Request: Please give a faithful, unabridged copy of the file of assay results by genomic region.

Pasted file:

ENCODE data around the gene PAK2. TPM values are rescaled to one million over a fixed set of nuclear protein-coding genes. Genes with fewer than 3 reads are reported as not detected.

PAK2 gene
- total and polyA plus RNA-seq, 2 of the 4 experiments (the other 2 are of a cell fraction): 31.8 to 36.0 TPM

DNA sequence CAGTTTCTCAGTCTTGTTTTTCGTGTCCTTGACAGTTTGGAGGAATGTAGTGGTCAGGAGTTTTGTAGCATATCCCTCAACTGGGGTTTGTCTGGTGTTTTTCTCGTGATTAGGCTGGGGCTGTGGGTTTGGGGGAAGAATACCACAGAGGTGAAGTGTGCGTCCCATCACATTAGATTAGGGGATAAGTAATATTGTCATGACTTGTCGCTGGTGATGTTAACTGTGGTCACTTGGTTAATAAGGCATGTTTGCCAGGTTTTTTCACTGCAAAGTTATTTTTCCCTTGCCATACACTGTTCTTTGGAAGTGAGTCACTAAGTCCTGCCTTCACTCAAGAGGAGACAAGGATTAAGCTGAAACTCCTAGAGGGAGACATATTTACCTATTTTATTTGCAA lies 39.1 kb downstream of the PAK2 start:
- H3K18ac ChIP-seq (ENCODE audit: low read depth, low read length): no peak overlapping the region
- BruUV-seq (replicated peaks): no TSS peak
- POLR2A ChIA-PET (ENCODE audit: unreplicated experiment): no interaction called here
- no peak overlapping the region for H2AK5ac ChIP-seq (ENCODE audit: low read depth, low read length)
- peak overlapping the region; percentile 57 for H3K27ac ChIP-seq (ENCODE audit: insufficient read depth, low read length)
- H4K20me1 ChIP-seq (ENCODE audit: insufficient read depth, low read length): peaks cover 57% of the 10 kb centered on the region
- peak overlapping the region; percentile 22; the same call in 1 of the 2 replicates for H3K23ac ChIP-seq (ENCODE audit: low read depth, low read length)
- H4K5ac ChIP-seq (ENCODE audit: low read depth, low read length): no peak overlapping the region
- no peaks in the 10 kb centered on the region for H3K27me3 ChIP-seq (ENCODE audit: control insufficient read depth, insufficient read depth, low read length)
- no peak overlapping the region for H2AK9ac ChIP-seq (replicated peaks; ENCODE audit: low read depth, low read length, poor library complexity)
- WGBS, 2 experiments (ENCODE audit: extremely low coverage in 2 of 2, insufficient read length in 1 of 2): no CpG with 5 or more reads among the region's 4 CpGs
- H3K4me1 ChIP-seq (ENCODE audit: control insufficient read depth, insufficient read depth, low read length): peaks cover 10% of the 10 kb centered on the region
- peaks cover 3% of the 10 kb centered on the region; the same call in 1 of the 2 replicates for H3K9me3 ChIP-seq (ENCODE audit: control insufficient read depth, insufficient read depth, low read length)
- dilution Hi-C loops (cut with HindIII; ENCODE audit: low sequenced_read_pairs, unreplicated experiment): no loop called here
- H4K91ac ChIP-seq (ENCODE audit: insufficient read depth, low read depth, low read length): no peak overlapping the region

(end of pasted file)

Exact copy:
ENCODE data around the gene PAK2. TPM values are rescaled to one million over a fixed set of nuclear protein-coding genes. Genes with fewer than 3 reads are reported as not detected.

PAK2 gene
- total and polyA plus RNA-seq, 2 of the 4 experiments (the other 2 are of a cell fraction): 31.8 to 36.0 TPM

DNA sequence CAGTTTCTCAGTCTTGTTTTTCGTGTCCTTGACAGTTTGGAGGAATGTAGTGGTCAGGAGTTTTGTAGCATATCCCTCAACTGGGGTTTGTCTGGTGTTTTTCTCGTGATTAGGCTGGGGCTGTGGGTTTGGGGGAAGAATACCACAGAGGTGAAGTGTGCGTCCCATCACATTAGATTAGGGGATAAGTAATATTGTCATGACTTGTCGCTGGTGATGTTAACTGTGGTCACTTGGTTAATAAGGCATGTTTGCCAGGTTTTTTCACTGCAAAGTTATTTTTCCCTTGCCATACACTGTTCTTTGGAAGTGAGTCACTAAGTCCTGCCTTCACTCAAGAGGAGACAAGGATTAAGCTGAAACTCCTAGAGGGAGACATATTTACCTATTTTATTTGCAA lies 39.1 kb downstream of the PAK2 start:
- H3K18ac ChIP-seq (ENCODE audit: low read depth, low read length): no peak overlapping the region
- BruUV-seq (replicated peaks): no TSS peak
- POLR2A ChIA-PET (ENCODE audit: unreplicated experiment): no interaction called here
- no peak overlapping the region for H2AK5ac ChIP-seq (ENCODE audit: low read depth, low read length)
- peak overlapping the region; percentile 57 for H3K27ac ChIP-seq (ENCODE audit: insufficient read depth, low read length)
- H4K20me1 ChIP-seq (ENCODE audit: insufficient read depth, low read length): peaks cover 57% of the 10 kb centered on the region
- peak overlapping the region; percentile 22; the same call in 1 of the 2 replicates for H3K23ac ChIP-seq (ENCODE audit: low read depth, low read length)
- H4K5ac ChIP-seq (ENCODE audit: low read depth, low read length): no peak overlapping the region
- no peaks in the 10 kb centered on the region for H3K27me3 ChIP-seq (ENCODE audit: control insufficient read depth, insufficient read depth, low read length)
- no peak overlapping the region for H2AK9ac ChIP-seq (replicated peaks; ENCODE audit: low read depth, low read length, poor library complexity)
- WGBS, 2 experiments (ENCODE audit: extremely low coverage in 2 of 2, insufficient read length in 1 of 2): no CpG with 5 or more reads among the region's 4 CpGs
- H3K4me1 ChIP-seq (ENCODE audit: control insufficient read depth, insufficient read depth, low read length): peaks cover 10% of the 10 kb centered on the region
- peaks cover 3% of the 10 kb centered on the region; the same call in 1 of the 2 replicates for H3K9me3 ChIP-seq (ENCODE audit: control insufficient read depth, insufficient read depth, low read length)
- dilution Hi-C loops (cut with HindIII; ENCODE audit: low sequenced_read_pairs, unreplicated experiment): no loop called here
- H4K91ac ChIP-seq (ENCODE audit: insufficient read depth, low read depth, low read length): no peak overlapping the region